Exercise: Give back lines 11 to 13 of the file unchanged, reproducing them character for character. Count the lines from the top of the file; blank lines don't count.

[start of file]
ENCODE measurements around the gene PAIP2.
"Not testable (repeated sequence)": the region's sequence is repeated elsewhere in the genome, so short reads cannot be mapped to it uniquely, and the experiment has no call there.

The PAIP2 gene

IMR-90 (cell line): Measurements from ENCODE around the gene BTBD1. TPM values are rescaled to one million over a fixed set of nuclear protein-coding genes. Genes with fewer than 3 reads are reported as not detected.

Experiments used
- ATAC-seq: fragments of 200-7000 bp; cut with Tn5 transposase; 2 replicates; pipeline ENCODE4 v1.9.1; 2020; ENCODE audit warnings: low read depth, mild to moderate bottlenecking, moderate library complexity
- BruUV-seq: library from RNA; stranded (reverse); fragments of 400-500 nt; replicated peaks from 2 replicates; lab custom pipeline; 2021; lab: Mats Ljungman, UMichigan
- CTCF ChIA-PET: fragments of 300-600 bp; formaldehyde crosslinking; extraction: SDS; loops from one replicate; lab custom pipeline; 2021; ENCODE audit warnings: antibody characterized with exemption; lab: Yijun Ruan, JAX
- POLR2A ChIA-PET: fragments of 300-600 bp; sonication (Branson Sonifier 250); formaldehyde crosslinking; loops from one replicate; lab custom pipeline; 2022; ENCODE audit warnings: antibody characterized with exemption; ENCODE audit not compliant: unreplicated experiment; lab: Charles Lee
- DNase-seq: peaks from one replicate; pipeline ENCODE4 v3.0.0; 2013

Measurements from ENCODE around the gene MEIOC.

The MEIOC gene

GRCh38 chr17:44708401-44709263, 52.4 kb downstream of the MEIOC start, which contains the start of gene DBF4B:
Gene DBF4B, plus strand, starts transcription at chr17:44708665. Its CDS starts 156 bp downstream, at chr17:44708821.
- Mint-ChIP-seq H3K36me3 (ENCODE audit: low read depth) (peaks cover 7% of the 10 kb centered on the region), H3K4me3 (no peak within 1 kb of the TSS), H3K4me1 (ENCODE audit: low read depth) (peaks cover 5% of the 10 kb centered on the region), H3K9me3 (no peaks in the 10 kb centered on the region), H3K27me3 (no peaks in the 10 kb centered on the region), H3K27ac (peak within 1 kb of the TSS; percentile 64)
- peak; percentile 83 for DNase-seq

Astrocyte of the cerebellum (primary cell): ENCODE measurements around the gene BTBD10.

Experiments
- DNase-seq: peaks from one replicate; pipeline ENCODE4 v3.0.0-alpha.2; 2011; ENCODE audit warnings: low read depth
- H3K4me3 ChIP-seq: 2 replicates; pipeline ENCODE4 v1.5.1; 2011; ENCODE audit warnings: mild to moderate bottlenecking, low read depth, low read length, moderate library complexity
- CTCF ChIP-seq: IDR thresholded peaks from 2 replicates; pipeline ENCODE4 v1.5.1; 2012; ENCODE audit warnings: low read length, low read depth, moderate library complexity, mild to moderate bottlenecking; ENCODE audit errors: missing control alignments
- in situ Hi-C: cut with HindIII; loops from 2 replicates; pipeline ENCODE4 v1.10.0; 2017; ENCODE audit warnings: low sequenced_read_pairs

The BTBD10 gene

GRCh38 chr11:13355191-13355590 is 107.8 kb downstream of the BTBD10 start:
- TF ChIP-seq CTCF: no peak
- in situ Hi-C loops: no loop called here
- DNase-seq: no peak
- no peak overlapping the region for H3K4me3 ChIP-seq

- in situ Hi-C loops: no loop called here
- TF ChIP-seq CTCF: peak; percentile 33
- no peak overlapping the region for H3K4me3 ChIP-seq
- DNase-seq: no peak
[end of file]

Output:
Measurements from ENCODE around the gene MEIOC.

The MEIOC gene

GRCh38 chr17:44708401-44709263, 52.4 kb downstream of the MEIOC start, which contains the start of gene DBF4B: